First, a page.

Samsung continues its recent tradition of excellent input lag in Game mode with a score just under 22ms. I didn't test 4K/HDR lag, but plan to soon.
Uniformity: The Q7 improves on the KS8000 with less light leakage around the edges of the screen, namely on the top and bottom. It's less uniform than the Vizio P series and the LG OLED, however, and still shows a brighter screen along the bottom and the sides than along the top and middle with full-field test patterns. As mentioned above, blooming is also an issue.
As I moved off-angle, away from the sweet spot seated directly in front of the TV, the Q7 lost fidelity and became discolored as is typical of LCDs I've tested, a process that happened in dark areas faster than the Vizio. Samsung claims improved off-angle performance, but I found it difficult to discern. As usual the OLED was essentially perfect from off-angle in comparison.
HDR and 4K video: The Q7's 4K HDR picture was a couple steps below that of the Vizio and the OLEDs overall, although colorwise it did outperform the Vizio.
For a TV with such prodigious light output according to test patterns, you might expect a brighter image with HDR on the Samsung. In fact, as I also noted in the LG C7 and E7 reviews, the two Samsungs looked dimmer and less impactful overall than the others in the HDR material I watched, an appearance spot measurements with my luminance meter backed up.
Jack's departure from home base in Chapter 1 of "Oblivion" contains plenty of punchy HDR awesomeness in the 4K Blu-ray version, from brilliant glinting sun to expansive cloudscapes to the sunlit faces of Jack and Julia. In the TVs' best default settings for HDR (Movie mode for the Samsungs, again), the Q7 looked duller than the Vizio and LG, and measured dimmer in most areas, for example the swatch of bright sky next to the plane's engine at 5:05. A few other highlights were closer, but in no case I saw was the Q7 brighter in highlights than the others.
In dark scenes like Jack's exploration of the building in Chapter 3, the Q7 again looked more washed-out and unrealistic than the Vizio and the OLED, with brighter arches and silhouette at 17:46, for example. The blooming in letterbox bars was also obvious. As usual the maxed-out backlight mandated by HDR made these issues even more noticeable than in standard material.
Colors on the Samsungs, the Sony and the LG were much more accurate in HDR than on the Vizio, which had a reddish tint in dark areas and slightly redder cast to skin tones. Other differences in HDR color were tough to spot. Samsung touts QLED's superior "color volume," which it says should make bright highlights more colorful. I don't measure that parameter yet, in part because there's no agreed-upon standard for doing so, but observations of program material are always more important than measurements in my book anyway.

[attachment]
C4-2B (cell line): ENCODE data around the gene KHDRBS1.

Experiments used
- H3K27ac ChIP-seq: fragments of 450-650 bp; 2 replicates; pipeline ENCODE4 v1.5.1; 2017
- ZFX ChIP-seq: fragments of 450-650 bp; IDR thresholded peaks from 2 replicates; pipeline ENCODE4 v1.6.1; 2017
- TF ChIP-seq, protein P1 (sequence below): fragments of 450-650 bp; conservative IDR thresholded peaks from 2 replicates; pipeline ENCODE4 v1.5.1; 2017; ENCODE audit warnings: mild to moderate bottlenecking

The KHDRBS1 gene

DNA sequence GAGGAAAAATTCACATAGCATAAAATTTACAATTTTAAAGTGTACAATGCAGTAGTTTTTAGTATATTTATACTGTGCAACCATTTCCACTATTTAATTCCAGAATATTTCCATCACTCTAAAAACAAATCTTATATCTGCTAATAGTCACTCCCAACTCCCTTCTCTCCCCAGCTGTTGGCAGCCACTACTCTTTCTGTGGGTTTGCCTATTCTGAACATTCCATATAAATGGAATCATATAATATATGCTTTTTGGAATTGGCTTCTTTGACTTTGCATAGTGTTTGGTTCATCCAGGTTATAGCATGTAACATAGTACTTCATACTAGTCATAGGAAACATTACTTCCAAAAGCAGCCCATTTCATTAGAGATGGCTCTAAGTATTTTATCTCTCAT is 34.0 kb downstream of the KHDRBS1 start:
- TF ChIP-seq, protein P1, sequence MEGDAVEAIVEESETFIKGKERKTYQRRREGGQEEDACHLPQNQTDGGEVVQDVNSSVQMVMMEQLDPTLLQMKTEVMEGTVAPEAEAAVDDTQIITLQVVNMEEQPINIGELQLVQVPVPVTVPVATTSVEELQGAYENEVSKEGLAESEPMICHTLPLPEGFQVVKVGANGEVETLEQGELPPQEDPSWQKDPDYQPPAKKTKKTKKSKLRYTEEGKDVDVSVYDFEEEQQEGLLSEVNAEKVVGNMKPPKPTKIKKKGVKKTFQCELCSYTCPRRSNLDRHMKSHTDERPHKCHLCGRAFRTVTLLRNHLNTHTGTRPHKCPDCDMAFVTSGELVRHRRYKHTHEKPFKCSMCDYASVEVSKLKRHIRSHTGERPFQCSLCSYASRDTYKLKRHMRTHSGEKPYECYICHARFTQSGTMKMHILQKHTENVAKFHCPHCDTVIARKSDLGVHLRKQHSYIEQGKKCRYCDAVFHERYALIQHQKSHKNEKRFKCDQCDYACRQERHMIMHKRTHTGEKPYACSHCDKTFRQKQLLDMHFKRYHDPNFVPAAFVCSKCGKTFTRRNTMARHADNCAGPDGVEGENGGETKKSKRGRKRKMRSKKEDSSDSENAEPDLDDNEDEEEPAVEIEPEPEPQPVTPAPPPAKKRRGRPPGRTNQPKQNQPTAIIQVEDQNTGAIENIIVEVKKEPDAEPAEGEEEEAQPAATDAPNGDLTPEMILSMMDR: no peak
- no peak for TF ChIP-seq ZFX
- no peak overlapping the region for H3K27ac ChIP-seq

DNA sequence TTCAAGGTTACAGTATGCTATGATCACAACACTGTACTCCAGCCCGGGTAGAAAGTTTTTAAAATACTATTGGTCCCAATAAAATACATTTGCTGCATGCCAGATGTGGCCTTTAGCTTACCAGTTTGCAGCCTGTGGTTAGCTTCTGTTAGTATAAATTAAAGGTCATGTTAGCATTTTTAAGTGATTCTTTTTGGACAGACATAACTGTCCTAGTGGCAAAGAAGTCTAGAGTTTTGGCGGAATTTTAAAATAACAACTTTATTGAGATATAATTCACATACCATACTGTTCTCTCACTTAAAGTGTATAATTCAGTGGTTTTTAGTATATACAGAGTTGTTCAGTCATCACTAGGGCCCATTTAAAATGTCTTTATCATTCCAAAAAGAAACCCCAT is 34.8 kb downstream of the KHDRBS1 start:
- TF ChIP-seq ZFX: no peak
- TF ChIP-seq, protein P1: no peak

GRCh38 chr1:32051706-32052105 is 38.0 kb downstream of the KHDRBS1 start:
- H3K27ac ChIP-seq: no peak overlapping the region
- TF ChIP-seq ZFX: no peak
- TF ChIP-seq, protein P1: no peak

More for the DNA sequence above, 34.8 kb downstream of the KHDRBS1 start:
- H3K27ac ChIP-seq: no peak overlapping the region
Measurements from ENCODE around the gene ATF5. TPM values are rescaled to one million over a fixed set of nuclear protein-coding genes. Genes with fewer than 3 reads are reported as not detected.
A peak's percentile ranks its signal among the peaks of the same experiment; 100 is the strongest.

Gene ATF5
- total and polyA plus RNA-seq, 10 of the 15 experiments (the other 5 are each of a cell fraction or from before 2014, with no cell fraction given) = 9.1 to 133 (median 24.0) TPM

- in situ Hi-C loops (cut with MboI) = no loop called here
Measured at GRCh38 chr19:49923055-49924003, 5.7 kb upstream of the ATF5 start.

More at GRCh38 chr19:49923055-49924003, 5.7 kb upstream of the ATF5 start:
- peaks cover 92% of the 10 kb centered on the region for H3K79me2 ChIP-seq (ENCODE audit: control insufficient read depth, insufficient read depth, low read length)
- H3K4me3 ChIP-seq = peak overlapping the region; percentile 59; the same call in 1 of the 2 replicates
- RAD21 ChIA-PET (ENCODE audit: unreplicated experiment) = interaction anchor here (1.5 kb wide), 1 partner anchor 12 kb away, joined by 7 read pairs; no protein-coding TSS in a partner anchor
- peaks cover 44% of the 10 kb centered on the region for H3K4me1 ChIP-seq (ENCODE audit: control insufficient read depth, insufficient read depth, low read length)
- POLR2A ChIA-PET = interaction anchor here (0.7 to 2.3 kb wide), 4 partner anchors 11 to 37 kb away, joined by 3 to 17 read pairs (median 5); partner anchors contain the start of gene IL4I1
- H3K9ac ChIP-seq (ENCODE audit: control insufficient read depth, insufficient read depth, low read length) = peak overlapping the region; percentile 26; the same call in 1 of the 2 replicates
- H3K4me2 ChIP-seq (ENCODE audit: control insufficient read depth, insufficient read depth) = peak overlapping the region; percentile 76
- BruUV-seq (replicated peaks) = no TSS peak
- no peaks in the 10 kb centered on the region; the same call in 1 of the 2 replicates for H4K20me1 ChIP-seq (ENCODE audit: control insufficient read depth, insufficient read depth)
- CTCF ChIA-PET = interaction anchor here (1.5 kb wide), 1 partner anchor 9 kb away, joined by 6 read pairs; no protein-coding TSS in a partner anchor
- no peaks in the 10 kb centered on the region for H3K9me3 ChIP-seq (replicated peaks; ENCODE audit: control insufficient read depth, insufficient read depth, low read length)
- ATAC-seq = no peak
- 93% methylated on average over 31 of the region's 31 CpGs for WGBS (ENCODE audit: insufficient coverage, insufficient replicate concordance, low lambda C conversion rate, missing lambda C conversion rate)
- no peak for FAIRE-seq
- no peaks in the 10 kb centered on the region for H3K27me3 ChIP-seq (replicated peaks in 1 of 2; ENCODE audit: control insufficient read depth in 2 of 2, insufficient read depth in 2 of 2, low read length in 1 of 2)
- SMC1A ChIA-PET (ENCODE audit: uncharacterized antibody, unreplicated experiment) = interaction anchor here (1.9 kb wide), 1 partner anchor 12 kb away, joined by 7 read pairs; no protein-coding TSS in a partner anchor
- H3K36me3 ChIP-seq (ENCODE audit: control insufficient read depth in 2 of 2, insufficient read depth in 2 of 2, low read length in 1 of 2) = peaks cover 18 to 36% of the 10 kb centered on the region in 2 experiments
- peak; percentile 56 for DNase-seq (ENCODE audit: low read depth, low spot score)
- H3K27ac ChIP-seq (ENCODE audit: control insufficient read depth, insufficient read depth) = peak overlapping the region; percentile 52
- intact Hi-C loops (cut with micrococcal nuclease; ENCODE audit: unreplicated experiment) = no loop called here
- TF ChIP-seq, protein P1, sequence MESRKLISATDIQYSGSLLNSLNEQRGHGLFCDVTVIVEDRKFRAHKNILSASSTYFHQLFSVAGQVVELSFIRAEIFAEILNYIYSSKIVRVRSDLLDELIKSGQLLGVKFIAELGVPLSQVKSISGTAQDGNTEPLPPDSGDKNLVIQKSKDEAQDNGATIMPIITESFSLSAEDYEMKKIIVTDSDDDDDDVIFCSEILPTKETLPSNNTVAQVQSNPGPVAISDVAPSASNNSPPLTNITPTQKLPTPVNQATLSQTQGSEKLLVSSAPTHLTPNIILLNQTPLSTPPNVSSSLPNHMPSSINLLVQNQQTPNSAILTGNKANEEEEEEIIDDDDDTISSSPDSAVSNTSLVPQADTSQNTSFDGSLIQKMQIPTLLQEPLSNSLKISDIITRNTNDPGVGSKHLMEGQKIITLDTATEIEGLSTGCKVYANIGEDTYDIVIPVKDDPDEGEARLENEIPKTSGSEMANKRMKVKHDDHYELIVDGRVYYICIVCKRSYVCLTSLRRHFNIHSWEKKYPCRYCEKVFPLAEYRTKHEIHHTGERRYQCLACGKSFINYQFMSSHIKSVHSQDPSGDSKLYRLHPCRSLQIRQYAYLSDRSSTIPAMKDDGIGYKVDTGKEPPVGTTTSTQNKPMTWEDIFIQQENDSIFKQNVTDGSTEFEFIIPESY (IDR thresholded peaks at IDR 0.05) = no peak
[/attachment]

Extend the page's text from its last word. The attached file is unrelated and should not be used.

Samsung's QLED technology didn't make a major impact in "Oblivion's" color from what I could see, so to look for differences I turned again to a scene recommended by a Samsung engineer, the Doomsday flight from "Batman vs. Superman: Dawn of Justice," which features lots of colorful special effects. Differences were subtle even there.
The lines of fire surrounding Doomsday (2:28:13) appeared a deeper red on the Q7 than the Vizio or the other LCDs' and about the same as the OLED -- which jibes with my measurement of the sets' respective P3 color gamuts (see the Geek Box below). The difference was fleeting and restricted to ultrabright spots of color, however, and any Samsung advantage in color I could see was far outstripped by its weaker black levels and blooming.
I also checked out built-in streaming 4K and HDR on the Samsung and it performed very similar to 4K Blu-ray. Watching Netflix's "OA" in HDR10 on the Q7 and Dolby Vision on the Vizio and the LG, for example, the latter two looked better, with brighter images and superior pop and contrast. When I switched all of the TVs to HDR10 by sending the same video via a Roku Ultra, I saw essentially the same differences. The takeaway? As usual the TVs' performance itself has a greater impact on HDR image quality than the format (Dolby Vision or HDR10).
|Black luminance (0%)||0.006||Good|
|Peak white luminance (100%)||923||Good|
|Avg. gamma (10-100%)||2.28||Average|
|Avg. grayscale error (10-100%)||0.999||Good|
|Dark gray error (20%)||0.216||Good|
|Bright gray error (70%)||1.356||Good|
|Avg. color error||1.248||Good|
|Avg. saturations error||1.41||Good|
|Avg. luminance error||1.85||Good|
|Avg. color checker error||2.15||Good|
|1080p/24 Cadence (IAL)||Pass||Good|
|Motion resolution (max)||1200||Good|
|Motion resolution (dejudder off)||1200||Good|
|Input lag (Game mode)||21.8||Good|
|HDR (Movie mode default)||
|Peak white luminance (10% win)||1781||Good|
|Gamut % DCI/P3 (CIE 1976)||97.98||Good|
|Avg. saturations error||5.4||Poor|
|Avg. color checker error||4.5||Average|